How will Braze ensure that clients are able to comply with a data subject’s right of rectification, right to have their personal data deleted (including the right to be forgotten), and right of access under GDPR?

As a data processor, Braze is focused on automating—as much as is technically feasible—the ability of its clients to comply with the rights of data subjects under GDPR. For instance, Braze has already updated its platform so that clients can respond to requests of individual data subjects. As a data controller, Braze has put in place a data subject access request form for people to enforce their rights under GDPR.

Can clients use Braze to obtain the explicit consents needed for processing of personal data under GDPR?

In general, while Braze can be used by clients to send targeted messages to people who have engaged with their app or website, it’s up to clients to decide the content of their messages, who receives them, and all other elements of each of that client’s messaging campaigns. So, it’s ultimately a question for each client to determine whether that’s the way that they want to obtain consents from EU data subjects as required under GDPR.

How will Braze enable clients to stop collecting personal data from an EU data subject who has either not given consent to the processing of their personal data, or who has withdrawn consent?

Under GDPR, when an individual decides that they don’t want your organization to collect or use their data, in most circumstances you’re legally required to delete all the personal data you have on them. In a situation like that, it’s possible to configure the Braze platform to stop the collection of personal data from someone who hasn’t given consent for data processing (or who has withdrawn consent). That being said, it’s ultimately the responsibility of each Braze client under GDPR to obtain and document consent, or to determine another legally adequate justification under GDPR, before processing personal data from EU data subjects.

Will Braze be making updates to restrict personal data of our clients and their end-users from being available to its employees who don’t need it in their role?

It’s already the case that only Braze employees who need to access specific personal data in order to support the platform’s operations, to comply with applicable law, or as directed by clients, are allowed to access or process personal data of our clients and their end-users.

What product changes has Braze made to support GDPR compliance?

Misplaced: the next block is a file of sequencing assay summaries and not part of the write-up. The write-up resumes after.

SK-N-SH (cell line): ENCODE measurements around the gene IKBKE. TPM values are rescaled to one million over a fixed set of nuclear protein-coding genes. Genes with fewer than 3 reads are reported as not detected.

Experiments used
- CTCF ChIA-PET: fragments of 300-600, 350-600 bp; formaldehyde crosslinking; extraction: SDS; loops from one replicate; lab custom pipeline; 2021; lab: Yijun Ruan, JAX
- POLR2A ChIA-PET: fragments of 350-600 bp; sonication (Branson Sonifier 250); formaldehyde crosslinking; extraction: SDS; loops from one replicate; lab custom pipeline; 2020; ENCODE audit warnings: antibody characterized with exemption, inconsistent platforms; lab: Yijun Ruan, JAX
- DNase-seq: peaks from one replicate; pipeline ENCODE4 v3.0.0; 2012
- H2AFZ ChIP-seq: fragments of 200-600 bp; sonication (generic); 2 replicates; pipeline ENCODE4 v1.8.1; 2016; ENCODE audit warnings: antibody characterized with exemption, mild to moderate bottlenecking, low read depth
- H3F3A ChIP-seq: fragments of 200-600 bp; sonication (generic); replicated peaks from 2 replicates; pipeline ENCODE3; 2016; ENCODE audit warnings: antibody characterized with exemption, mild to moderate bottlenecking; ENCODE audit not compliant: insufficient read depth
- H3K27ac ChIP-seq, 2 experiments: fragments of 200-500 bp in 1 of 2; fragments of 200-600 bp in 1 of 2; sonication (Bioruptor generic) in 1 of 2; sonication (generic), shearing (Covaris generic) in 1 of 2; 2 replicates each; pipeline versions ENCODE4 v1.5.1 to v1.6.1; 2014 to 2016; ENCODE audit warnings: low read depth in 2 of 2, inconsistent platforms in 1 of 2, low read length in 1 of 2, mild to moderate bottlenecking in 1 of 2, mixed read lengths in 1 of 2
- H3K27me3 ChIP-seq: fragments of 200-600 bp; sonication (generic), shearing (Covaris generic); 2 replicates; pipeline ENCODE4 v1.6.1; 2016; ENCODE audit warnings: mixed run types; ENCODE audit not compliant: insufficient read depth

In particular, Braze has taken steps to allow clients to leverage the Braze platform’s REST APIs and SDKs to carry out more nuanced actions related to personal data. With Braze, it’s now possible to:

  • Export an individual customer profile and its related personal data via API, allowing our clients to comply with GDPR’s Right of Access and Right to Data Portability
  • Halt all processing of a given customer’s data via the Braze SDK and then delete that individual’s data via API, supporting compliance with GDPR’s Right to Erasure
  • Adjust information contained in a given user’s customer profile via API or SDK, in accordance with GDPR’s Right to Rectification
  • Mark individual profiles as unsubscribed from emails and push notifications via API or SDK, in order to comply with GDPR’s right to object

Will Braze be making updates to record the dates on which marketing consents were changed?

Actually, under GDPR, Braze clients are responsible for all record keeping related to when EU data subjects provided or revoked their consent, as part of their obligations as data controllers.

Will Braze ensure that its sub-processors are also in compliance with GDPR?

Because Braze is responsible for the acts and omissions of its sub-processors and for ensuring that they comply with GDPR, we’ve required all of our sub-processors to enter into contractual agreements mandating compliance with GDPR.

How will the Braze platform enable clients to comply with an end user’s request for data portability?

Braze already makes it possible for clients to export any and all data that they might have within the Braze platform, in order to support their unique data needs. However, while we’re glad to support the seamless movement of our clients’ data out of our system, the responsibility for making some or all of that data available to individual consumers in accordance with GDPR ultimately sits with our clients, not with Braze itself.

Does Braze have any other public-facing documentation about its GDPR compliance activities?

Definitely! Check out more GDPR information including the Braze GDPR Compliance F.A.Q. These documents are updated as necessary to enable our clients to understand and track the Braze GDPR compliance program.

Todd Grennan

Todd Grennan

Todd Grennan is a New York-based writer and editor. When he's not writing about mobile marketing, customer retention and emerging technologies for Braze, you can find him trying to read his way through every Wikipedia article related to World War II.